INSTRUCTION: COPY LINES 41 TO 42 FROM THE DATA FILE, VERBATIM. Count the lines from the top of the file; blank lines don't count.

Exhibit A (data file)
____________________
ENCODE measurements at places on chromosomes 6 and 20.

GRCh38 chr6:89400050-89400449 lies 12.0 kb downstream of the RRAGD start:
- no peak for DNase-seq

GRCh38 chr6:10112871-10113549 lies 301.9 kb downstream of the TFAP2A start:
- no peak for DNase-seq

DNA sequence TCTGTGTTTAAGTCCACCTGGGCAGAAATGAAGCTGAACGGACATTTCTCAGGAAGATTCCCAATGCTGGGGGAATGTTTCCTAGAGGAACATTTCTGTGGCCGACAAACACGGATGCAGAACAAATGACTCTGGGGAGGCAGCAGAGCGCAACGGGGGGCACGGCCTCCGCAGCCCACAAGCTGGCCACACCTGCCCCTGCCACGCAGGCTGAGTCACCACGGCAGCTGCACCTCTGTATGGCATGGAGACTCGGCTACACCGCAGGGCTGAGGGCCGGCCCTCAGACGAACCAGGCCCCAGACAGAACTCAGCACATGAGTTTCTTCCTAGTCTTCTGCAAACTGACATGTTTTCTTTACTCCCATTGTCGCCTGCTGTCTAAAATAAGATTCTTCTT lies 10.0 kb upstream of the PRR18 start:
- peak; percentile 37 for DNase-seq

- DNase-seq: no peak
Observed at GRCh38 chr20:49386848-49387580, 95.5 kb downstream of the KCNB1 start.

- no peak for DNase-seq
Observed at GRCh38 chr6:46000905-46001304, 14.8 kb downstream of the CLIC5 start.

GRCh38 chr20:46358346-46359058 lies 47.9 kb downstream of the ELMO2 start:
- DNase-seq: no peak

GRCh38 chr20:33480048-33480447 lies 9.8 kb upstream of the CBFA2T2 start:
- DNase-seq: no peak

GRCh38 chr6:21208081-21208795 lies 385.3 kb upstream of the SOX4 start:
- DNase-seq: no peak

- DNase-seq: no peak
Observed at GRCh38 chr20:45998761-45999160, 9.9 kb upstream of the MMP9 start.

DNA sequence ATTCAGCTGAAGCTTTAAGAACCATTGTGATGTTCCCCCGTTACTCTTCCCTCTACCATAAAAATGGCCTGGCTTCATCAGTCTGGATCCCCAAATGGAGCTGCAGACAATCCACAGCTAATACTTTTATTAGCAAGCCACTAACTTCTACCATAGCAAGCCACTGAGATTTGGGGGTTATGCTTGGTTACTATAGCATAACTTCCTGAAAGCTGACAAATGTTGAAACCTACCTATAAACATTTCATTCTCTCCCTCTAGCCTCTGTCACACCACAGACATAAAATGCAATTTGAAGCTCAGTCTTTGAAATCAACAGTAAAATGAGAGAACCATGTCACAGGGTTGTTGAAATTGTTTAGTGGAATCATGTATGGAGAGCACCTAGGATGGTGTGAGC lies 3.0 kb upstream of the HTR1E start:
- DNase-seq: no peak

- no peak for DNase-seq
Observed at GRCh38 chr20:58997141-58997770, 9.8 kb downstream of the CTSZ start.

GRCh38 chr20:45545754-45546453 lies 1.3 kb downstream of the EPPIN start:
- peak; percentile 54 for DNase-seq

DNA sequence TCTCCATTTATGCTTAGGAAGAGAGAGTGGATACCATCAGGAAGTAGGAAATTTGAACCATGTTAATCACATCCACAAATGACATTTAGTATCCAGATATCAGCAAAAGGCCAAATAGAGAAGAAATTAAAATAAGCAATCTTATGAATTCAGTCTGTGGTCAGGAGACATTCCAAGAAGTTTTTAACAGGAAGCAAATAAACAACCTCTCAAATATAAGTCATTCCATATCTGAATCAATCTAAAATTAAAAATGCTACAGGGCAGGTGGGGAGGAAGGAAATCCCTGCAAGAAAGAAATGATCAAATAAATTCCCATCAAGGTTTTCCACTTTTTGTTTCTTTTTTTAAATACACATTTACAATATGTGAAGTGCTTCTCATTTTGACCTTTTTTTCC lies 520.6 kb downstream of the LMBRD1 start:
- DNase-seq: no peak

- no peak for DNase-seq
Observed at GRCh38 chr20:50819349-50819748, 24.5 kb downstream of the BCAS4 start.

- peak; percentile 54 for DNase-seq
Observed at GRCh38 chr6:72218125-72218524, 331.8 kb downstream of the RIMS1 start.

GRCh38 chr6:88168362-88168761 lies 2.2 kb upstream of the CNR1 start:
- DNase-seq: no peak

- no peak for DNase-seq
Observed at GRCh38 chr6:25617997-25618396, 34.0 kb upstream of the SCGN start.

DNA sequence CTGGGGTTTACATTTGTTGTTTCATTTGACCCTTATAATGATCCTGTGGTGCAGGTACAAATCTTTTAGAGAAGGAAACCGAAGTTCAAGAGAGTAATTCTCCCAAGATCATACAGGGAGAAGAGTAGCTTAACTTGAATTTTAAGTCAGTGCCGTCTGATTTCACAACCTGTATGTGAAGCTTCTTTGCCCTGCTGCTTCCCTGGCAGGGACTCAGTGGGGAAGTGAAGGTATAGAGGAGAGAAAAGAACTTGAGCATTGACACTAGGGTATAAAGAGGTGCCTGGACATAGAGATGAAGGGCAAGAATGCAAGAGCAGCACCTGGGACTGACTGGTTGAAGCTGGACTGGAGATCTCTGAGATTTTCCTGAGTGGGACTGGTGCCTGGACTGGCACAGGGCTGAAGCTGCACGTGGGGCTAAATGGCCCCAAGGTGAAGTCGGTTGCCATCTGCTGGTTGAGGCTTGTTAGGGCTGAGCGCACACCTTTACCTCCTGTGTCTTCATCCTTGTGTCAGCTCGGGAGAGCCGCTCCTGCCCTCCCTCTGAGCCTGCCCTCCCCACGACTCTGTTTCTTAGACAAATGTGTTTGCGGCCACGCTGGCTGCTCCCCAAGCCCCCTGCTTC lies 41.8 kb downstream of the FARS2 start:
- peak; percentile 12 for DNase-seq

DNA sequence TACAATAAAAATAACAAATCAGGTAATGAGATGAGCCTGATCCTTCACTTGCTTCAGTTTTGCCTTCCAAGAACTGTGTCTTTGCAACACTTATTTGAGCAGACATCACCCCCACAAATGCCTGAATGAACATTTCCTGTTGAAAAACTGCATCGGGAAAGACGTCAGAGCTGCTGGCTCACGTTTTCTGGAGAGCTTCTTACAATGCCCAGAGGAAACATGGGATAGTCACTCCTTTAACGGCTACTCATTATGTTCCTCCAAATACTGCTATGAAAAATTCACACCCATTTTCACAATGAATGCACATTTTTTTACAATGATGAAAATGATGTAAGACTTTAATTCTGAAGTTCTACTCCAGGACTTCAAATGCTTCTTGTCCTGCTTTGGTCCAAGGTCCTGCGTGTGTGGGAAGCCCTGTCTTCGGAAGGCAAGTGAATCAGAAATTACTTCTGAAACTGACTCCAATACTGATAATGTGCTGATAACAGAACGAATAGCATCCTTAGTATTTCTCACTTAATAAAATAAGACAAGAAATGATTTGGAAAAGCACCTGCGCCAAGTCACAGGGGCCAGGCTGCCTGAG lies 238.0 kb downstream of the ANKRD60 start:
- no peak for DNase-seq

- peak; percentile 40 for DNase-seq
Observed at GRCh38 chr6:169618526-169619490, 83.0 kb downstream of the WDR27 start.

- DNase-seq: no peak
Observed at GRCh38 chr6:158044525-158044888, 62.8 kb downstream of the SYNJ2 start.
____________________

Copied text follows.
Observed at GRCh38 chr6:169618526-169619490, 83.0 kb downstream of the WDR27 start.

- DNase-seq: no peak